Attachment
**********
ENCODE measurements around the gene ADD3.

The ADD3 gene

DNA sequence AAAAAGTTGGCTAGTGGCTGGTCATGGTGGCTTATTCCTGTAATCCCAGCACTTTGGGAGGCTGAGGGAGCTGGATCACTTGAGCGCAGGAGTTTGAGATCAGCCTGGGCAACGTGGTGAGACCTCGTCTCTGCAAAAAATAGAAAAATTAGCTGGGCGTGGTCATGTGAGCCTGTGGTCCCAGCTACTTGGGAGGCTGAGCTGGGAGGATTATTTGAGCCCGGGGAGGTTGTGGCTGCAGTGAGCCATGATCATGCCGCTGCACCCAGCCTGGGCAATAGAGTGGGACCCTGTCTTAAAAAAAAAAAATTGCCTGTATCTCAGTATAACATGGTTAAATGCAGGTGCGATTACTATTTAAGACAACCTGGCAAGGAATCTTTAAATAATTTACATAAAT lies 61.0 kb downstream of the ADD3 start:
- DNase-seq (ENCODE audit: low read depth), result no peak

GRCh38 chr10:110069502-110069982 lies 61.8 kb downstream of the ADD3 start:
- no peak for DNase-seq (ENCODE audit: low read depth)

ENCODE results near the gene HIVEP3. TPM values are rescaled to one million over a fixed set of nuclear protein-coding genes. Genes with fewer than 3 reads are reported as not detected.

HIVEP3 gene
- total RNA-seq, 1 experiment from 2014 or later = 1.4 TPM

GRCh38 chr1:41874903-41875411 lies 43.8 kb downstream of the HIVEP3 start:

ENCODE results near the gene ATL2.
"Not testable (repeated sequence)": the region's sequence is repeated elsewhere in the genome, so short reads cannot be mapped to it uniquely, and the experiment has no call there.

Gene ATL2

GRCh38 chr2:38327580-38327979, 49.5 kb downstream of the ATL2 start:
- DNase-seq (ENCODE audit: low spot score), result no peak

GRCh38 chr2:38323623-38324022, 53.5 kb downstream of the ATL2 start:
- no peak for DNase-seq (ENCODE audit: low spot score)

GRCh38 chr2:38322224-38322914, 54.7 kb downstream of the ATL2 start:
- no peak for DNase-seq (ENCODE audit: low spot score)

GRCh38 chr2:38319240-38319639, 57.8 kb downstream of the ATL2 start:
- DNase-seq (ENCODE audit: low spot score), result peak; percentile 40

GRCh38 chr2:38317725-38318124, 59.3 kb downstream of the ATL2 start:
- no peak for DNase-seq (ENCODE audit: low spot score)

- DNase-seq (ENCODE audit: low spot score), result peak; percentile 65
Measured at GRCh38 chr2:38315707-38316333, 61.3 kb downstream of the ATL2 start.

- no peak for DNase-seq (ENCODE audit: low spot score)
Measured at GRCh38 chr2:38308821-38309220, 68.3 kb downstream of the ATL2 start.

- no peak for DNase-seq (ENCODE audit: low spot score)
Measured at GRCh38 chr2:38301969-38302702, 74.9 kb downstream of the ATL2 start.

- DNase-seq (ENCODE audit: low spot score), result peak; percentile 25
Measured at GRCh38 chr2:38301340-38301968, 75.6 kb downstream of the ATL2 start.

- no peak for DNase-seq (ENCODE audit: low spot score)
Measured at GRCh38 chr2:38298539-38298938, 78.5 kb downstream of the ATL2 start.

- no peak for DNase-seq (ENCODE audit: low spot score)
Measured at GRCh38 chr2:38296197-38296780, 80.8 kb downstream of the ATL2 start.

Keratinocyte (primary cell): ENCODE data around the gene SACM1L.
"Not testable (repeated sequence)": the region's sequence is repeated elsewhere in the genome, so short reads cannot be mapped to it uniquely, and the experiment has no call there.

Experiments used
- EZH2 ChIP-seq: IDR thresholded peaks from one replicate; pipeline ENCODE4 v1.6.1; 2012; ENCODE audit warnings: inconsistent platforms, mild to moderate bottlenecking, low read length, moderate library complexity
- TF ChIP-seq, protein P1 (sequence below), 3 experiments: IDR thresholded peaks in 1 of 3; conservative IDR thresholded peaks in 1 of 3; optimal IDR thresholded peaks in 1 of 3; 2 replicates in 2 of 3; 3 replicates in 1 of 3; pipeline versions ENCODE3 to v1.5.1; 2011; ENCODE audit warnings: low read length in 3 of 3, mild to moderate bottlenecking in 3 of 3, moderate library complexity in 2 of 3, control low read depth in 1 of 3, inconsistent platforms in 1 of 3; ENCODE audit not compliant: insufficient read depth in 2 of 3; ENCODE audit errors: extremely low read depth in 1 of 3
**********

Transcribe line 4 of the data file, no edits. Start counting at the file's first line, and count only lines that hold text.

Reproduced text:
- DNase-seq (ENCODE audit: low read depth), result no peak